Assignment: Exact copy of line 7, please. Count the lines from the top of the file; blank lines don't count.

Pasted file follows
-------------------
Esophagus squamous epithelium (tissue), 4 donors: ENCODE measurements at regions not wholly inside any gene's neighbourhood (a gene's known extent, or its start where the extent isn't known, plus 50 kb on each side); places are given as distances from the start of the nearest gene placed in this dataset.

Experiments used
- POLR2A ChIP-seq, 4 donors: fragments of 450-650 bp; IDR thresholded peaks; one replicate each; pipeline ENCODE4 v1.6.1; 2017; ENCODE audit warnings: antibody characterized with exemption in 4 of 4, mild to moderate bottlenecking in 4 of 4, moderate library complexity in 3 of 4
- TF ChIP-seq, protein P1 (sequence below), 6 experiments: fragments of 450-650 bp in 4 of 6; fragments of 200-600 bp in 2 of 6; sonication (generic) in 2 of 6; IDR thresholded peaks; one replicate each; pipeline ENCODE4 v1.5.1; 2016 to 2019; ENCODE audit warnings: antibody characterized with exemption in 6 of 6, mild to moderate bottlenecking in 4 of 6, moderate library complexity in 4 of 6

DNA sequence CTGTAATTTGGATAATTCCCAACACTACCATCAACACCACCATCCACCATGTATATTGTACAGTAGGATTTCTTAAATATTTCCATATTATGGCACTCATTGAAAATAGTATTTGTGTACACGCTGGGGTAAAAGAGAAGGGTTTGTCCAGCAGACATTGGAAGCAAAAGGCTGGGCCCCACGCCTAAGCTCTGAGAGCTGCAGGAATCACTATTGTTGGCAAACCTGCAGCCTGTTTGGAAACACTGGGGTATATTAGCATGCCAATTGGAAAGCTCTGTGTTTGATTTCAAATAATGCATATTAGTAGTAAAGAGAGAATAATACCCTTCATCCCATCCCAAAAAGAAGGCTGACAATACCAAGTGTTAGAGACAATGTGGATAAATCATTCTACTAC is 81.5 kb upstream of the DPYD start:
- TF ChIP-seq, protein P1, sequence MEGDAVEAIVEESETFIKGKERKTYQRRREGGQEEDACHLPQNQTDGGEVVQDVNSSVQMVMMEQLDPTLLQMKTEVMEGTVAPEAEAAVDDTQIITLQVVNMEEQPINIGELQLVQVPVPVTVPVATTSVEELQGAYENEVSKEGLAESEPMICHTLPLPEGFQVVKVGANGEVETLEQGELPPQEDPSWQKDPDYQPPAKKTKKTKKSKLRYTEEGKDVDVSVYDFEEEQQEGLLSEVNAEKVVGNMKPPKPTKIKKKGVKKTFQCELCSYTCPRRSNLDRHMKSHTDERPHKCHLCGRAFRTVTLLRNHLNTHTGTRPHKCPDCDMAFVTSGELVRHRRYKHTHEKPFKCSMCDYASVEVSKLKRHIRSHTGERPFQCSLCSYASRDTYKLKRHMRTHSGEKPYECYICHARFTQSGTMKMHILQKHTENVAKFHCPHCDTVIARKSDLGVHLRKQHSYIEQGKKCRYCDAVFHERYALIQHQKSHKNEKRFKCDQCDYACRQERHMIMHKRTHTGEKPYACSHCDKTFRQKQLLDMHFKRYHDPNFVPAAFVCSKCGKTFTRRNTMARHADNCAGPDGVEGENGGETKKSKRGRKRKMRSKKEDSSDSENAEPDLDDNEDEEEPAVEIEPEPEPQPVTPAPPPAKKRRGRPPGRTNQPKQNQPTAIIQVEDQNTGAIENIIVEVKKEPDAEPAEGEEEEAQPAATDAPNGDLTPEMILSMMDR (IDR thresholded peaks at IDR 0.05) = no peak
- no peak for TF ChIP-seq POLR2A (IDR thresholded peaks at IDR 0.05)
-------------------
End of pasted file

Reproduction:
- no peak for TF ChIP-seq POLR2A (IDR thresholded peaks at IDR 0.05)